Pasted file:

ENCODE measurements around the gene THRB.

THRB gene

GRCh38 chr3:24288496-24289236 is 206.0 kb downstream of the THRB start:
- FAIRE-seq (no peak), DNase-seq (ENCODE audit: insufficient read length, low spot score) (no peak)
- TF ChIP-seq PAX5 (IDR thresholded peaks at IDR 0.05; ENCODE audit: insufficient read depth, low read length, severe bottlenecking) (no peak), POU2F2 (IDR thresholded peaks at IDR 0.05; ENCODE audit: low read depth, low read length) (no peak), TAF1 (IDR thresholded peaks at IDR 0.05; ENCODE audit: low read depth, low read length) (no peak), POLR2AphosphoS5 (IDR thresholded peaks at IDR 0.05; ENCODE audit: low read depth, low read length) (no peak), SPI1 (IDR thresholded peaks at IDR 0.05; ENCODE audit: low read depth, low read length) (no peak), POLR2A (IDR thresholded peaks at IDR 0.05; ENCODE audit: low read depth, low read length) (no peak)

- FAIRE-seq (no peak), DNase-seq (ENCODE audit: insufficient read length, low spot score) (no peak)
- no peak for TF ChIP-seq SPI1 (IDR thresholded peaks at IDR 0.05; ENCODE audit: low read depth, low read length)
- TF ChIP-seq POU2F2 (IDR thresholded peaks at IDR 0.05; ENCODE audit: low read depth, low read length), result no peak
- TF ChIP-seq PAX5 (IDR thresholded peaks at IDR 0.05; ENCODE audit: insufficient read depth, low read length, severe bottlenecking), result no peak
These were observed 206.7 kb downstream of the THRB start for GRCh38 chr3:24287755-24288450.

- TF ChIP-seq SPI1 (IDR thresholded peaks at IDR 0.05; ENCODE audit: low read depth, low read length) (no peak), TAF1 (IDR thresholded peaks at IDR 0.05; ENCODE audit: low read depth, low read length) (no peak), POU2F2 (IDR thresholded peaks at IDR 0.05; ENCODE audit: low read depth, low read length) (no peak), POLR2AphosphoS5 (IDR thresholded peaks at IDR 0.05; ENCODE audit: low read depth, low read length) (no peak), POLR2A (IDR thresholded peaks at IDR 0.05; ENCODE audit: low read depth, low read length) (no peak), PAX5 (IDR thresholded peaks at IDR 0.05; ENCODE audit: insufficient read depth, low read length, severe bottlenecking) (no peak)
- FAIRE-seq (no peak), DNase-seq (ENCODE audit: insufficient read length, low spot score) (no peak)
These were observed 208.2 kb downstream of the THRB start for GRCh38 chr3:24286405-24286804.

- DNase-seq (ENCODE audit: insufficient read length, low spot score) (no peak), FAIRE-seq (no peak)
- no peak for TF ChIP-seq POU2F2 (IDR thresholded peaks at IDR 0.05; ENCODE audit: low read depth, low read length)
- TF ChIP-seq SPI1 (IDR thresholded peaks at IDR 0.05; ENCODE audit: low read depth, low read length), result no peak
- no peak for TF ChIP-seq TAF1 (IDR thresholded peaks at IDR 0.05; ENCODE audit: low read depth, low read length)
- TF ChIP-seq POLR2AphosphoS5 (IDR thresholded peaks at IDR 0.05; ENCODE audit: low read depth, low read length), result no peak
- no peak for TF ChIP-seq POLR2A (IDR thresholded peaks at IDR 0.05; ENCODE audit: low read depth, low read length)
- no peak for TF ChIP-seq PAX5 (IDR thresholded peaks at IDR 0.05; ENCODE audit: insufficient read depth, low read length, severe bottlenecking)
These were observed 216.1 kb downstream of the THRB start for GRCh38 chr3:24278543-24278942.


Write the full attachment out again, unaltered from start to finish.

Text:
ENCODE measurements around the gene THRB.

THRB gene

GRCh38 chr3:24288496-24289236 is 206.0 kb downstream of the THRB start:
- FAIRE-seq (no peak), DNase-seq (ENCODE audit: insufficient read length, low spot score) (no peak)
- TF ChIP-seq PAX5 (IDR thresholded peaks at IDR 0.05; ENCODE audit: insufficient read depth, low read length, severe bottlenecking) (no peak), POU2F2 (IDR thresholded peaks at IDR 0.05; ENCODE audit: low read depth, low read length) (no peak), TAF1 (IDR thresholded peaks at IDR 0.05; ENCODE audit: low read depth, low read length) (no peak), POLR2AphosphoS5 (IDR thresholded peaks at IDR 0.05; ENCODE audit: low read depth, low read length) (no peak), SPI1 (IDR thresholded peaks at IDR 0.05; ENCODE audit: low read depth, low read length) (no peak), POLR2A (IDR thresholded peaks at IDR 0.05; ENCODE audit: low read depth, low read length) (no peak)

- FAIRE-seq (no peak), DNase-seq (ENCODE audit: insufficient read length, low spot score) (no peak)
- no peak for TF ChIP-seq SPI1 (IDR thresholded peaks at IDR 0.05; ENCODE audit: low read depth, low read length)
- TF ChIP-seq POU2F2 (IDR thresholded peaks at IDR 0.05; ENCODE audit: low read depth, low read length), result no peak
- TF ChIP-seq PAX5 (IDR thresholded peaks at IDR 0.05; ENCODE audit: insufficient read depth, low read length, severe bottlenecking), result no peak
These were observed 206.7 kb downstream of the THRB start for GRCh38 chr3:24287755-24288450.

- TF ChIP-seq SPI1 (IDR thresholded peaks at IDR 0.05; ENCODE audit: low read depth, low read length) (no peak), TAF1 (IDR thresholded peaks at IDR 0.05; ENCODE audit: low read depth, low read length) (no peak), POU2F2 (IDR thresholded peaks at IDR 0.05; ENCODE audit: low read depth, low read length) (no peak), POLR2AphosphoS5 (IDR thresholded peaks at IDR 0.05; ENCODE audit: low read depth, low read length) (no peak), POLR2A (IDR thresholded peaks at IDR 0.05; ENCODE audit: low read depth, low read length) (no peak), PAX5 (IDR thresholded peaks at IDR 0.05; ENCODE audit: insufficient read depth, low read length, severe bottlenecking) (no peak)
- FAIRE-seq (no peak), DNase-seq (ENCODE audit: insufficient read length, low spot score) (no peak)
These were observed 208.2 kb downstream of the THRB start for GRCh38 chr3:24286405-24286804.

- DNase-seq (ENCODE audit: insufficient read length, low spot score) (no peak), FAIRE-seq (no peak)
- no peak for TF ChIP-seq POU2F2 (IDR thresholded peaks at IDR 0.05; ENCODE audit: low read depth, low read length)
- TF ChIP-seq SPI1 (IDR thresholded peaks at IDR 0.05; ENCODE audit: low read depth, low read length), result no peak
- no peak for TF ChIP-seq TAF1 (IDR thresholded peaks at IDR 0.05; ENCODE audit: low read depth, low read length)
- TF ChIP-seq POLR2AphosphoS5 (IDR thresholded peaks at IDR 0.05; ENCODE audit: low read depth, low read length), result no peak
- no peak for TF ChIP-seq POLR2A (IDR thresholded peaks at IDR 0.05; ENCODE audit: low read depth, low read length)
- no peak for TF ChIP-seq PAX5 (IDR thresholded peaks at IDR 0.05; ENCODE audit: insufficient read depth, low read length, severe bottlenecking)
These were observed 216.1 kb downstream of the THRB start for GRCh38 chr3:24278543-24278942.